WASHINGTON — Turnabouts in European and Asian economies, along with recent gains in the U.S., are raising hopes that the worldwide recession is drawing to a close. That's not to say the coast is clear.

WASHINGTON — Turnabouts in European and Asian economies, along with recent gains in the U.S., are raising hopes that the worldwide recession is drawing to a close. That's not to say the coast is clear.

The brightening outlook in Europe and Asia and the improvement in U.S. credit markets and indicators reflect heavy government spending. Many analysts question whether the top economies can sustain recoveries after stimulus measures and easy-credit policies have run their course — and in the absence of significant new consumer spending, especially among Americans. It will be difficult for other countries to pull out of recession until the U.S., still one quarter of the world economy, starts growing, he said.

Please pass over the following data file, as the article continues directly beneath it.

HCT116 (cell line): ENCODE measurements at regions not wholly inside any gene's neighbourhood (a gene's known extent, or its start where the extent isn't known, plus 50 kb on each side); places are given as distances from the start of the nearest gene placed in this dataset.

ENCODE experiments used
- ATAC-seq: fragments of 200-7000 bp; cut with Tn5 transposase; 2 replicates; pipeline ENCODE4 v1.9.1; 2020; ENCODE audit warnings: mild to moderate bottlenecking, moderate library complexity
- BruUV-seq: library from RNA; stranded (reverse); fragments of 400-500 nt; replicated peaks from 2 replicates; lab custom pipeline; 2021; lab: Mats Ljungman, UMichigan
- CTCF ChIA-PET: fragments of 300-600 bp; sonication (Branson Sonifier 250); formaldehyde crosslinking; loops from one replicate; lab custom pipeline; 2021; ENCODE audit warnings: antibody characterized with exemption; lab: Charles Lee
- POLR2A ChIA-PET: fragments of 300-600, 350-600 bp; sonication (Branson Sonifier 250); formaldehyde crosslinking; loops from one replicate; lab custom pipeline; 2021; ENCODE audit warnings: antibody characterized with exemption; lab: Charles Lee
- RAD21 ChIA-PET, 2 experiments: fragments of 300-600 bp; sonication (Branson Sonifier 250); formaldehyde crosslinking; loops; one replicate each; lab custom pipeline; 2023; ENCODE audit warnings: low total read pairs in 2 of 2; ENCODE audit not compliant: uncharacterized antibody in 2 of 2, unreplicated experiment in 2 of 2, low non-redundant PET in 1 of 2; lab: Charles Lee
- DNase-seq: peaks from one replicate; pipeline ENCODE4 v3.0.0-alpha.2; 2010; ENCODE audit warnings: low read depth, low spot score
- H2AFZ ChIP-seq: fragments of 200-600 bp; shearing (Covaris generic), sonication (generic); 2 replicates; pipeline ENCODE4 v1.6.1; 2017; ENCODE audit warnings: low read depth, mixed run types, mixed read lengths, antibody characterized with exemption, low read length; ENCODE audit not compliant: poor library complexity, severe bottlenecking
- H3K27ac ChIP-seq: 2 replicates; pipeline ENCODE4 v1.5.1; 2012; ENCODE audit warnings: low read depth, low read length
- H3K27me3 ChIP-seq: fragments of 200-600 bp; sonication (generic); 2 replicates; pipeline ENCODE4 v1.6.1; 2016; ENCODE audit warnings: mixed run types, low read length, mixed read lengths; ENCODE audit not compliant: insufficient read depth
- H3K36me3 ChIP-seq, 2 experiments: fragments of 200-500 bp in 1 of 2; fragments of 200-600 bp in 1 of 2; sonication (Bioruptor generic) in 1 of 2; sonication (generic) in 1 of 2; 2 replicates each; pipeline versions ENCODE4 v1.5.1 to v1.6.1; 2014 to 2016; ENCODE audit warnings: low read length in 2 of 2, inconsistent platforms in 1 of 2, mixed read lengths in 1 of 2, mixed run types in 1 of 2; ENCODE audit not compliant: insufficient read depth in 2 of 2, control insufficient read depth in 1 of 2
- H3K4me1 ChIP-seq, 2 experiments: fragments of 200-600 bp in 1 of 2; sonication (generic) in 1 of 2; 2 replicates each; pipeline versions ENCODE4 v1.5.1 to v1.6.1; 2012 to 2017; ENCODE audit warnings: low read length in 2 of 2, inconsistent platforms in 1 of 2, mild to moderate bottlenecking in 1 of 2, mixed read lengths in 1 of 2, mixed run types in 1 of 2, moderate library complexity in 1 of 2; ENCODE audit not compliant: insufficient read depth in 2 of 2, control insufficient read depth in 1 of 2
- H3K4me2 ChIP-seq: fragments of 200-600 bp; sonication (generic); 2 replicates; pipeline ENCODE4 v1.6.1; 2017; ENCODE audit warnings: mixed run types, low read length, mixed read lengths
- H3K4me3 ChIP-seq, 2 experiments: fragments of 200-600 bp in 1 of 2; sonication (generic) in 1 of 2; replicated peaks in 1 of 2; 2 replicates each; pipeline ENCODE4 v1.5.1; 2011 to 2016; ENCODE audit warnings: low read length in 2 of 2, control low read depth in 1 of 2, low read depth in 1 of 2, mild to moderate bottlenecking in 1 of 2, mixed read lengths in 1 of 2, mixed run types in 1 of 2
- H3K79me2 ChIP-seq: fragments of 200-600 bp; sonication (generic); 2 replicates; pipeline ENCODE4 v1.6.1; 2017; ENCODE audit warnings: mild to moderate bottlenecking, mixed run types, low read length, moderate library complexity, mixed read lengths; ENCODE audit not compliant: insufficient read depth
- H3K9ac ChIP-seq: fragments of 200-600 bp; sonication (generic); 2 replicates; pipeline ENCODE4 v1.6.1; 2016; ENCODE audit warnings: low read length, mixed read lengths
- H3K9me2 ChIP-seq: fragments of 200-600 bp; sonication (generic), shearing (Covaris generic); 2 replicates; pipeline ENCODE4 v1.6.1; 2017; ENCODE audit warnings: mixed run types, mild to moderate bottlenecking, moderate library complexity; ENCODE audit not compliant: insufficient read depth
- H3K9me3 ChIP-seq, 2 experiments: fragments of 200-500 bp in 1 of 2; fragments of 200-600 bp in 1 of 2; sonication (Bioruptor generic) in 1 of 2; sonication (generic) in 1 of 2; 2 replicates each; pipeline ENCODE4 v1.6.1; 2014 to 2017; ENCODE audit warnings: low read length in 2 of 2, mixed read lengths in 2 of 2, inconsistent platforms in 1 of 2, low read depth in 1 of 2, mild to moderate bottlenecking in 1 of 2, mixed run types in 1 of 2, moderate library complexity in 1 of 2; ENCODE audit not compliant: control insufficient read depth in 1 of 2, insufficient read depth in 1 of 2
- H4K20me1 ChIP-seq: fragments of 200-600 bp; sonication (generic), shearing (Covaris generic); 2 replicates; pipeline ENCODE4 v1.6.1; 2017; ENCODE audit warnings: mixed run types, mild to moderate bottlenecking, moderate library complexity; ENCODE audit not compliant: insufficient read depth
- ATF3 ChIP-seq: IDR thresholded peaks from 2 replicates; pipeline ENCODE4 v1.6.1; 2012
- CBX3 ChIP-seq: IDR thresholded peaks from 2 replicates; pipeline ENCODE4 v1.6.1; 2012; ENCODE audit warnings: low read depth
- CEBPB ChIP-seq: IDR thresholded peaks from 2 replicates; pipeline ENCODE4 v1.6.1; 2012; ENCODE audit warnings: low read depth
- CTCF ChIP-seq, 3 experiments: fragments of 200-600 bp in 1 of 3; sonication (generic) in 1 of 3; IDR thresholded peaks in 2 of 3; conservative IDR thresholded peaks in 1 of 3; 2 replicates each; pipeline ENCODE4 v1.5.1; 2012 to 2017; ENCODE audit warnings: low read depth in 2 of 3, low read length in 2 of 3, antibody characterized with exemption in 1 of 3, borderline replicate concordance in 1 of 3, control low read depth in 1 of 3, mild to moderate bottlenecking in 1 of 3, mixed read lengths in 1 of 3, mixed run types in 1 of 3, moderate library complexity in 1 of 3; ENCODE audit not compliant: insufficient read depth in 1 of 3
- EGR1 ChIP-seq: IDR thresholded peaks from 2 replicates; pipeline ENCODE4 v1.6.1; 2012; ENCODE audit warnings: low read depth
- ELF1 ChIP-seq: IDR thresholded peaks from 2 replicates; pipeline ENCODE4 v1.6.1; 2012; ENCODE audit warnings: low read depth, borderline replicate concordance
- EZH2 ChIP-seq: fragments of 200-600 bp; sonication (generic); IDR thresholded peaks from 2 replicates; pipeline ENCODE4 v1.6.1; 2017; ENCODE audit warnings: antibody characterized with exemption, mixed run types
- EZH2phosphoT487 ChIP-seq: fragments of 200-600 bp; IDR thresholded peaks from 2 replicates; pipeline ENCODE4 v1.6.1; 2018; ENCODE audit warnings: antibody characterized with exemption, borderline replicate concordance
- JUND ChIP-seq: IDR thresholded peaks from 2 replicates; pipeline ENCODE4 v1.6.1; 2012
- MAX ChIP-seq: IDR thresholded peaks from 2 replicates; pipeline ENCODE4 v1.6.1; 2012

After a frightening free-fall across Europe in late 2008, France and Germany, the continent's two largest economies, reported recently that they had grown slightly in the second quarter of 2009. China, Japan, Hong Kong, Singapore and South Korea also have reported rebounds as government stimulus efforts across the globe have begun to show results.

Russia, among the hardest hit of major economies as oil prices slumped and many foreign investors fled the country, appeared to be stabilizing.